For over 20 years, Mimi Roberts was the Director for Media Projects for the New Mexico Department of Cultural Affairs, she co-founded the CCT partnership with NMHU Professor Miriam Langer in 2005. Since then she has helped to expand the program and develop opportunities for class projects and paid internships in cultural institutions.
Mimi Roberts Spent her childhood as a museum brat at the Pasadena Art Museum and has worked in and around museums in a variety of roles throughout her professional career in California and New Mexico. In 1997 she was U.S. Commissioner of the Venice Biennale and organized an exhibition of paintings by Robert Colescott, the first African-American artist to represent the U.S. there in a single-artist exhibition. From 2000-2005 she directed the traveling exhibitions program for the Museum of New Mexico.
Miriam Langer is a professor of Media Arts and Technology at New Mexico Highlands University, where she teaches physical computing and exhibit design. She is the co-director of the Center for Cultural Technology a partnership between NMHU and the New Mexico Department of Cultural Affairs and runs the PICT (Program in Cultural Technology) project. She’s the co-founder of the Cultural Technology Internship program, which has placed media arts students in paid positions in New Mexico’s cultural institutions since 2005.
Miriam attended Cornell University and NYU’s Interactive Telecommunications Program. Her current research is the development of the Museduino, an open source electronics environment for exhibit designers and installation artists, which debuted at the Association of Science & Technology Centers (ASTC) Conference in Montreal. She has recently been a visiting artist at College of the Atlantic and Grinnell College. Miriam presents at ASTC, Museum Computer Network, Museums & the Web, and NM Association of Museums, among others. She’s guest-lectured at the University of Lugano and the University of Siena, where she does her best to talk about Arduino in its native Italian.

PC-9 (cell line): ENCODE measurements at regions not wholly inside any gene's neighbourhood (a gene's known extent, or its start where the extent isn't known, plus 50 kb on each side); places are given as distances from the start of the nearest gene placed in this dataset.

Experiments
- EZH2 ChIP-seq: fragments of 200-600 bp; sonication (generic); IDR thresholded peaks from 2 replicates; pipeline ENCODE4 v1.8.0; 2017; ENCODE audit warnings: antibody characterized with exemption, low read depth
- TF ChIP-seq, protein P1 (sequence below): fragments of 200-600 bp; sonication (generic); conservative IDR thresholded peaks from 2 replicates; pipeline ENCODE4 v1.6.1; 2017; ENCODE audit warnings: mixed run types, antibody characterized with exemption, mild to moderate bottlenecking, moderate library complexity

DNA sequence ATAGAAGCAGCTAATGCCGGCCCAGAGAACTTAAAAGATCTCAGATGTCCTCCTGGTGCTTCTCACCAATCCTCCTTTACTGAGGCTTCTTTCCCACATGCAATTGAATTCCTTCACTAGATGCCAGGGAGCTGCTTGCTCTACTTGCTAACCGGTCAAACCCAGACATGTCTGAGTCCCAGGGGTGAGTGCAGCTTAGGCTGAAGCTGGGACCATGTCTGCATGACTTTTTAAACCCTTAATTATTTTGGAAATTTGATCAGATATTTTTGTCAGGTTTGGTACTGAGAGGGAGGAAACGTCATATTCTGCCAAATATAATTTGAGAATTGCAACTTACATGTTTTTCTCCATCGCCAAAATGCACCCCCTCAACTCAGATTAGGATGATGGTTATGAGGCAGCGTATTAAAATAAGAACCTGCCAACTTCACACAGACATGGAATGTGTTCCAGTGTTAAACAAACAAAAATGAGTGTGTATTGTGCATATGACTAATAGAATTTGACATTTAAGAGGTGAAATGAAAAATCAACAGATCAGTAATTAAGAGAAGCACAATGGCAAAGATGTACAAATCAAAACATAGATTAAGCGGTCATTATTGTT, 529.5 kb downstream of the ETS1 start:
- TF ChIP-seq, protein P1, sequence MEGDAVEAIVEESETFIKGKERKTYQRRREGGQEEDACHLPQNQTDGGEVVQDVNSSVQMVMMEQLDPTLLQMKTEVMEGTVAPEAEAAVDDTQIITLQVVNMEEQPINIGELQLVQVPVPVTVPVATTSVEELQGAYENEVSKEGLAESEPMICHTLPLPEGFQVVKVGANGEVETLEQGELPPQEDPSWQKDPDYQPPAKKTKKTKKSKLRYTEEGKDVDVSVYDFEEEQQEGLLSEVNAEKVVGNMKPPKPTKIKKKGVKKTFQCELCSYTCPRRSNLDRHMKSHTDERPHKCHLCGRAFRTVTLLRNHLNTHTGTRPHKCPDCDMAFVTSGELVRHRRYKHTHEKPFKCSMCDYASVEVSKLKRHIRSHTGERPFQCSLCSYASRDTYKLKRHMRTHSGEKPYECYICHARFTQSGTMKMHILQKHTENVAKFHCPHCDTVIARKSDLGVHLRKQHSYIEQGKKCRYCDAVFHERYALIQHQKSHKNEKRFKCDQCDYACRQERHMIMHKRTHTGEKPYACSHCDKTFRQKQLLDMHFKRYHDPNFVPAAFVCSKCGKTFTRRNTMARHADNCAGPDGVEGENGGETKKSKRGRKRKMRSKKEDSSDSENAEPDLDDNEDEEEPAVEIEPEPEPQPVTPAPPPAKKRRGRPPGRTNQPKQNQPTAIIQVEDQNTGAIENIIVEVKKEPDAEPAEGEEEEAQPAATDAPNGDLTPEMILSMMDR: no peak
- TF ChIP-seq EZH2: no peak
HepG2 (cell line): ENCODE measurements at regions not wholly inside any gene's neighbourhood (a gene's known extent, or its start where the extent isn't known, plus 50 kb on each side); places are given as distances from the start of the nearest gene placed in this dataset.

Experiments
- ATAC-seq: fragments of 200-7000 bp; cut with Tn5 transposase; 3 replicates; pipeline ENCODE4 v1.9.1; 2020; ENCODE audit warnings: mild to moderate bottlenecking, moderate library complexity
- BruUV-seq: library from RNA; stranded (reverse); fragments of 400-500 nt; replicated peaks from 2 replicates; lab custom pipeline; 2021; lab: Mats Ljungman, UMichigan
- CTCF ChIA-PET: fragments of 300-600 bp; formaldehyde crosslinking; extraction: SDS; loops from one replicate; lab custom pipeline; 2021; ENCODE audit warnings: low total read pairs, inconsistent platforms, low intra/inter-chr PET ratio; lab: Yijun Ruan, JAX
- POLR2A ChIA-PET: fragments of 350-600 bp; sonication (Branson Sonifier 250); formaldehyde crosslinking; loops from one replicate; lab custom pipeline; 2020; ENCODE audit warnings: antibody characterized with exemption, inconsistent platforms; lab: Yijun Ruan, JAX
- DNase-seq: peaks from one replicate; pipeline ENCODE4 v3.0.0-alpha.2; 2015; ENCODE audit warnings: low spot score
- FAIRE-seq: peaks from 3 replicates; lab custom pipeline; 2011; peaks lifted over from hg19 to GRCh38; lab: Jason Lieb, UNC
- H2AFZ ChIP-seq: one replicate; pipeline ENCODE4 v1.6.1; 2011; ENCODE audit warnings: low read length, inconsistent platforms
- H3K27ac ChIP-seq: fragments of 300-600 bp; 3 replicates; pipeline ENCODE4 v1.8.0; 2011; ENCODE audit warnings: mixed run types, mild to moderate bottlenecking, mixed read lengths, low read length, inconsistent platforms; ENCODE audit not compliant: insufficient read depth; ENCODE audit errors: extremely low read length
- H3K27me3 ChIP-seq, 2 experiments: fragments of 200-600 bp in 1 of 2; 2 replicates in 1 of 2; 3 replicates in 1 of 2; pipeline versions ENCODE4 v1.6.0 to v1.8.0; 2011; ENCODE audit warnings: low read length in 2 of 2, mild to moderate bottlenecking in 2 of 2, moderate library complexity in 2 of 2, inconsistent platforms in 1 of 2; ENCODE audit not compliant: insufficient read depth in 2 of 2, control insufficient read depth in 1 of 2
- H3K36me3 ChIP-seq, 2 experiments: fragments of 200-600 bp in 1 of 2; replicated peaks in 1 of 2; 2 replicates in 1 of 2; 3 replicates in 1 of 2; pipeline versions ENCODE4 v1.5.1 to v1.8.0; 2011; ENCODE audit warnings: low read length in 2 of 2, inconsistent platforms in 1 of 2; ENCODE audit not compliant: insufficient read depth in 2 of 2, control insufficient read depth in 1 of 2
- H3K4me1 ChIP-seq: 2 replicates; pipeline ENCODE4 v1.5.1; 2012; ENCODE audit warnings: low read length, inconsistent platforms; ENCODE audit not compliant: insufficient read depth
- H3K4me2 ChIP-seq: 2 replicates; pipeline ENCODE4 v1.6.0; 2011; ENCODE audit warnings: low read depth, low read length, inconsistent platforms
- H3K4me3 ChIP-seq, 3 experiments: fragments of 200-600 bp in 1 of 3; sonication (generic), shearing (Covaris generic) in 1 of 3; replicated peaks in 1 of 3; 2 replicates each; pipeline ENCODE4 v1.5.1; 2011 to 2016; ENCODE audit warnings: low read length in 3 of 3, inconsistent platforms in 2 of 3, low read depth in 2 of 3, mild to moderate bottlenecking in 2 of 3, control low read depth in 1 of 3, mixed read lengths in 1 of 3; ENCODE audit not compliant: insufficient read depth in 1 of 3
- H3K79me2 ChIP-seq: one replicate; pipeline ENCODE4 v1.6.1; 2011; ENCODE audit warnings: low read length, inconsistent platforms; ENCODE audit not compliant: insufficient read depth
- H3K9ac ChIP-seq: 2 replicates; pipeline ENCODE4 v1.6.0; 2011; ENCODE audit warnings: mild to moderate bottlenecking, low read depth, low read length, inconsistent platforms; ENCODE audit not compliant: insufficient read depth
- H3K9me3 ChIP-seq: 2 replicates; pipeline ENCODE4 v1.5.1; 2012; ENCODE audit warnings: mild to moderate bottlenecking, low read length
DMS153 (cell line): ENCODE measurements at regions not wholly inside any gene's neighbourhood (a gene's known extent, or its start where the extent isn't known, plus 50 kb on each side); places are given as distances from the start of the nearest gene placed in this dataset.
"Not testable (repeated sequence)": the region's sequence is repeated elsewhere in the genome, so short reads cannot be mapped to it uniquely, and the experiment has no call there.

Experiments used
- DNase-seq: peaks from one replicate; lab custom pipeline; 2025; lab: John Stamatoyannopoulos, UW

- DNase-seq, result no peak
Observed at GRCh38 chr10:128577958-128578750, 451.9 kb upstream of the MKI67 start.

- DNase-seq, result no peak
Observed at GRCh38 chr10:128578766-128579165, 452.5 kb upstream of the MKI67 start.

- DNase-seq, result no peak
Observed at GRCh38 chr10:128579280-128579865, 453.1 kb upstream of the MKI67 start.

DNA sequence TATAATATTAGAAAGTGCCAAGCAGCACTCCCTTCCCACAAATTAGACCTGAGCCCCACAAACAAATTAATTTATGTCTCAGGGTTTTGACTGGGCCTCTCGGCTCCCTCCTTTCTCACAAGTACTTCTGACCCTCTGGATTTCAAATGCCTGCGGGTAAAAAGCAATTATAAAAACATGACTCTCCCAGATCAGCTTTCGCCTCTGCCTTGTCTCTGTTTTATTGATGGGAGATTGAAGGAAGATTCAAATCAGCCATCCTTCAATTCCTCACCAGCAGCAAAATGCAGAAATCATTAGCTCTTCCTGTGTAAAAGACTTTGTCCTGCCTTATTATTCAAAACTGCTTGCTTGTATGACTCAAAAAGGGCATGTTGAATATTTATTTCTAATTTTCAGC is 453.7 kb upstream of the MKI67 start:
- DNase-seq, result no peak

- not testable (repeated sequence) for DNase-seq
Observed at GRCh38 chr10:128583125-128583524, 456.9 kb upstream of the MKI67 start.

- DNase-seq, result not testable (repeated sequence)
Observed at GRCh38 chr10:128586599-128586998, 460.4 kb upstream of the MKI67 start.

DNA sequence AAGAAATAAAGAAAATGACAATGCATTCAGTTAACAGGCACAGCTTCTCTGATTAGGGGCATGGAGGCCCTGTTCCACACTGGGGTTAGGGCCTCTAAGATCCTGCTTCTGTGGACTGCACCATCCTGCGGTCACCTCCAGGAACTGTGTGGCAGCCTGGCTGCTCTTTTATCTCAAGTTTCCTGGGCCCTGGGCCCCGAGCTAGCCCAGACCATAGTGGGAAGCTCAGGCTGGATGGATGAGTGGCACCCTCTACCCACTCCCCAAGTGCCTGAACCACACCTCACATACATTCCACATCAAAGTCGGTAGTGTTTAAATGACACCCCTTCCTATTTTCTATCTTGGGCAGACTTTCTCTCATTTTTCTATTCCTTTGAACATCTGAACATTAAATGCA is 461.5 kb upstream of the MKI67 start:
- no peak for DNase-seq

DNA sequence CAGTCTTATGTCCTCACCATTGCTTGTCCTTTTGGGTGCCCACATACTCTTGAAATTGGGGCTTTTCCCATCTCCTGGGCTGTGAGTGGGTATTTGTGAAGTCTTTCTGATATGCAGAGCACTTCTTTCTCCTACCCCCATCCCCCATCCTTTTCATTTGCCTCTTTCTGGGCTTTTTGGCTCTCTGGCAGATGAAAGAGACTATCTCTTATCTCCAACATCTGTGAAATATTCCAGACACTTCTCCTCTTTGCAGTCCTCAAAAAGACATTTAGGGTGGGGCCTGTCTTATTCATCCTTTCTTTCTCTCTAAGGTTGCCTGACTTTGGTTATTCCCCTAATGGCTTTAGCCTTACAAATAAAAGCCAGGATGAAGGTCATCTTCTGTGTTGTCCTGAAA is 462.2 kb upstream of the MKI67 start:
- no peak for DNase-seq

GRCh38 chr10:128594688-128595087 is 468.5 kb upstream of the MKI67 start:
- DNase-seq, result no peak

Lauren Addario holds a faculty position in Media Arts & Technology and is Director of the Cultural Technology Internship Program at New Mexico Highlands University, Lauren works directly with students to match their interests and skills with internships in museums and cultural organizations throughout the state. The program is part of a collaborative effort to bridge internships in New Mexico museums with a university curriculum while providing mentored training for students and recent graduates. Lauren holds a Master of Arts degree in Media Arts and Computer Science and a Bachelor of Fine Arts in painting from New Mexico Highlands University.
Doug Patinka is the Deputy CIO at the New Mexico Department of Cultural Affairs where he oversees planning and projects for the department’s 15 programmatic and administrative divisions. He has been actively involved in the application of web and digital technologies for museums, cultural, and educational institutions since 1996.
Visiting professor Jonathan Lee earned a master of media arts degree from New Mexico Highlands University and a bachelor of computer science from the University of North Texas. He worked for four years developing interactives for museums and other cultural institutions at Ideum, a creative company based in Corrales, New Mexico, that develops software, multitouch hardware, and offers design and installation services to museums, nonprofits, and socially responsible companies. He helped establish the CCT Museum Classroom and Development Lab and focuses on native mobile development and mobile web development.
Visiting SSD professor Dr. Stan Cohen helped to establish the CCT Museum Classroom and Development Lab. He graduated from the University of Washington with a B.S. and M.S. in physics and has a Ph.D. in experimental atomic physics from the University of New Mexico. Dr..Cohen spent 20 years at Los Alamos National Laboratory as a physicist, controls engineer, and team leader at the LANSCE 800 MeV proton accelerator .He serves as the chief technology officer at BiRa Systems, in Albuquerque, designing data acquisition electronics for particle accelerators. Stan is the principal electronics designer for the CTDL’s Museduino project which develops circuit boards for the Arduino microcomputer ecosystem, specifically tailored to museum installations. He works with universities and museums to teach robust electronic fabrication and the appropriate use of microcontrollers in exhibits and public art installations. Stan designed and built the microcontroller-based electronics for the New Mexico Museum of Natural History and Science (NMMNHS) permanent Hall-of-the-Stars exhibit. The exhibit was awarded the 2014 Gold Muse award presented by the American Alliance of Museums for Interpretive Interactive Installations.
Visiting instructor Rianne Trujillo is the Lead Developer at the Cultural Technology Development Lab based at the museum classroom in Albuquerque.